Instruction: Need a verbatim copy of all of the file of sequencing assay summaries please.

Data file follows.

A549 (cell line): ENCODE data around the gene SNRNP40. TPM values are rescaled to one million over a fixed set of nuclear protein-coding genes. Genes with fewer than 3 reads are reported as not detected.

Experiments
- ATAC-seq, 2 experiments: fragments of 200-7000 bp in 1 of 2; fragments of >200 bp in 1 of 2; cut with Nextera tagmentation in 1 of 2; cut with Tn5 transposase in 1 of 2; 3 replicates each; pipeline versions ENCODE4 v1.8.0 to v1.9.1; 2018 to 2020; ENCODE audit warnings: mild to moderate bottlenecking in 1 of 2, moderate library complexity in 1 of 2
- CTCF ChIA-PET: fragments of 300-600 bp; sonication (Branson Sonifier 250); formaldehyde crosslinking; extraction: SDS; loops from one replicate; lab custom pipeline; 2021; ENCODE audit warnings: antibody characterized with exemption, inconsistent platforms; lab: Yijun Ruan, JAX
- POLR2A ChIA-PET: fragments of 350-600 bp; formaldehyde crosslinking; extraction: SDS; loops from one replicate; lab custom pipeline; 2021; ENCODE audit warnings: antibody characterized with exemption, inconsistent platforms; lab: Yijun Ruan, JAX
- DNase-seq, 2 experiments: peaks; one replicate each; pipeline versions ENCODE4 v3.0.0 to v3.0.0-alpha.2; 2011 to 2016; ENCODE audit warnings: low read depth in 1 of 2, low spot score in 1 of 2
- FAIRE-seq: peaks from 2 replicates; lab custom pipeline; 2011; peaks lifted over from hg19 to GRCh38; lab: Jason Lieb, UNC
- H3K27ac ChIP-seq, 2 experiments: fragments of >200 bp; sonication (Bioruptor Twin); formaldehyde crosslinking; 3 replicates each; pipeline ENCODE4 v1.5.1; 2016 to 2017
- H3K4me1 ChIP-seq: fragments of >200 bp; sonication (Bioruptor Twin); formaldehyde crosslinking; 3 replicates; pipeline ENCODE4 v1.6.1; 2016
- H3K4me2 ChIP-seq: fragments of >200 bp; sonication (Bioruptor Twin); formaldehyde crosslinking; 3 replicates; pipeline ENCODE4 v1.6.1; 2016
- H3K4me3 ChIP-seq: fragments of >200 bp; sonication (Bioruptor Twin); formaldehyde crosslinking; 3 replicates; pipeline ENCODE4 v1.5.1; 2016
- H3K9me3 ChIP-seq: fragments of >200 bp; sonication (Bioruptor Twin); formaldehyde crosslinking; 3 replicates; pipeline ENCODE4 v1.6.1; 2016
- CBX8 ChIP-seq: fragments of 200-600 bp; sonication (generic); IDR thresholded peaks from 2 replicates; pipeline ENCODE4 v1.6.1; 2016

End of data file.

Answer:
A549 (cell line): ENCODE data around the gene SNRNP40. TPM values are rescaled to one million over a fixed set of nuclear protein-coding genes. Genes with fewer than 3 reads are reported as not detected.

Experiments
- ATAC-seq, 2 experiments: fragments of 200-7000 bp in 1 of 2; fragments of >200 bp in 1 of 2; cut with Nextera tagmentation in 1 of 2; cut with Tn5 transposase in 1 of 2; 3 replicates each; pipeline versions ENCODE4 v1.8.0 to v1.9.1; 2018 to 2020; ENCODE audit warnings: mild to moderate bottlenecking in 1 of 2, moderate library complexity in 1 of 2
- CTCF ChIA-PET: fragments of 300-600 bp; sonication (Branson Sonifier 250); formaldehyde crosslinking; extraction: SDS; loops from one replicate; lab custom pipeline; 2021; ENCODE audit warnings: antibody characterized with exemption, inconsistent platforms; lab: Yijun Ruan, JAX
- POLR2A ChIA-PET: fragments of 350-600 bp; formaldehyde crosslinking; extraction: SDS; loops from one replicate; lab custom pipeline; 2021; ENCODE audit warnings: antibody characterized with exemption, inconsistent platforms; lab: Yijun Ruan, JAX
- DNase-seq, 2 experiments: peaks; one replicate each; pipeline versions ENCODE4 v3.0.0 to v3.0.0-alpha.2; 2011 to 2016; ENCODE audit warnings: low read depth in 1 of 2, low spot score in 1 of 2
- FAIRE-seq: peaks from 2 replicates; lab custom pipeline; 2011; peaks lifted over from hg19 to GRCh38; lab: Jason Lieb, UNC
- H3K27ac ChIP-seq, 2 experiments: fragments of >200 bp; sonication (Bioruptor Twin); formaldehyde crosslinking; 3 replicates each; pipeline ENCODE4 v1.5.1; 2016 to 2017
- H3K4me1 ChIP-seq: fragments of >200 bp; sonication (Bioruptor Twin); formaldehyde crosslinking; 3 replicates; pipeline ENCODE4 v1.6.1; 2016
- H3K4me2 ChIP-seq: fragments of >200 bp; sonication (Bioruptor Twin); formaldehyde crosslinking; 3 replicates; pipeline ENCODE4 v1.6.1; 2016
- H3K4me3 ChIP-seq: fragments of >200 bp; sonication (Bioruptor Twin); formaldehyde crosslinking; 3 replicates; pipeline ENCODE4 v1.5.1; 2016
- H3K9me3 ChIP-seq: fragments of >200 bp; sonication (Bioruptor Twin); formaldehyde crosslinking; 3 replicates; pipeline ENCODE4 v1.6.1; 2016
- CBX8 ChIP-seq: fragments of 200-600 bp; sonication (generic); IDR thresholded peaks from 2 replicates; pipeline ENCODE4 v1.6.1; 2016